Featured Creature: Mudskipper

Photo from fishes-world.blogspot.com

What sort of creature lives in the mud, digs holes with its mouth, spits out mudpies, climbs trees and will jump for attention?

The mudskipper, of course (or periophthalmus)!

Photo from fishes-world.blogspot.com
Photo from badmanstropicalfish.com

Tell me about this strange creature, then…

There are 32 living species of mudskippers, an amphibious goby-like fish that can live both in and out of water. They are usually brownish green in color, but can dress themselves up in ostentatious spawning colors to attract a mate, which might strike a familiar ring! 

A mudskipper’s eyes stick up but are retractable as well, while its front pectoral fins are very strong with a bend in them that looks like elbows, allowing them to function like legs in propelling it as it skips from place to place with a funny hopping jump. It uses these fins almost like a person would use crutches, propelling itself along with these fins in a hopping jump that even allows this fish to climb trees or clamber onto low branches. What a great feat for such tiny fins!

Small fins under the mudskipper’s head can also create suction over hard surfaces, allowing some of these species to use this ability to climb roots and rocks to look around for potential prey. This creature can also leap up to two feet, just to express itself or gain notice. This beastie can grow up to 8-12 inches in length, and live from 3 to as long as 20 years.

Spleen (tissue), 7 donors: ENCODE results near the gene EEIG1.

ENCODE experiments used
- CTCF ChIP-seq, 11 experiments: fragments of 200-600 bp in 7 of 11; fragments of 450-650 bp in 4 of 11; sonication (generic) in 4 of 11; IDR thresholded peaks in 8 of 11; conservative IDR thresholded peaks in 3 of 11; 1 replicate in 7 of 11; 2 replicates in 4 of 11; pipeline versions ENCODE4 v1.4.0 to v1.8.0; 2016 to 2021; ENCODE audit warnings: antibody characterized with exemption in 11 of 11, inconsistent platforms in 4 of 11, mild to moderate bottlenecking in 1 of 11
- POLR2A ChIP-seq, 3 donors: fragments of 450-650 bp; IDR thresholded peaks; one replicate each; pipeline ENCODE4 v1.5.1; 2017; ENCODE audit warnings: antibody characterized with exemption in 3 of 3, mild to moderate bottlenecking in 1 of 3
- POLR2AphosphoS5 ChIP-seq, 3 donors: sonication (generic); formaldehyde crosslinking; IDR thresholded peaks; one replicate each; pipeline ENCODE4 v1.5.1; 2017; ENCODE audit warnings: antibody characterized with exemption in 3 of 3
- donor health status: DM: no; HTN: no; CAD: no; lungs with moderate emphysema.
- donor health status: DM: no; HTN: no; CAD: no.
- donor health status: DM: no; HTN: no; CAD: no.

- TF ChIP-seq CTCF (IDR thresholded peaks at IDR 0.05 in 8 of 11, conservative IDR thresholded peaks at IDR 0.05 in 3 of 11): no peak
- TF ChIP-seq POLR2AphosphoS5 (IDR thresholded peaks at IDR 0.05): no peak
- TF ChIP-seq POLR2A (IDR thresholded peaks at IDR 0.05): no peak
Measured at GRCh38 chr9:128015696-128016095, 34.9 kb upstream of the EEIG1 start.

Photo from badmanstropicalfish.com
Photo from badmanstropicalfish.com

So where do these strange little fishies live?

They generally live in burrows in intertidal habitats, and dig their burrows with their mouths, spitting out globules of mud outside the opening of their new home. When courting, they jump to display themselves, and when they find a willing female to breed with and lay her eggs in this burrow, the males then take care of these eggs until hatched, bringing to them mouthfuls of oxygen from the surface until that time. The baby mudskippers remain in the burrow for a short while until large enough to survive on the outside.

Photo from robertharding.com
Photo from oddviser.com

Mudskippers are also very territorial, and often confront intruders with their open mouths to intimidate rivals, almost as if they’d be yelling at each other if they were vocal enough to do so. When angry, the mudskipper will raise its dorsal fins like ribbed sails as a sign of aggression, so watch out for this sort of flag-waving behavior! During mating season, male mudskippers compete over females. Males develop colorful spots to attract females, and wrestle each other by locking their mouths together and flipping around.

What do they eat? And what eats them?

Some subspecies will eat detritus found on the mudflats where they live, but most will feed on small crabs, insects, snails and even other mudskippers at times! They can hide from larger predators in their burrows, especially at high tide. After the mudskipper eats, it goes into a water-filled burrow to wait for high tide. Surprisingly aggressive, the little fish jumps out to threaten any creature that tries to peek into its home, even animals larger than itself.

Photo from stayhipp.com
Photo from newcastlebeach.org

What is the mudskipper’s biggest claim to fame?

Did you know that a mudskipper named Muddy Mudskipper was the star of his own show in the TV cartoon series, “Ren & Stimpy”? I wonder if my kids know that!

Well, I guess I’ll just skip along now!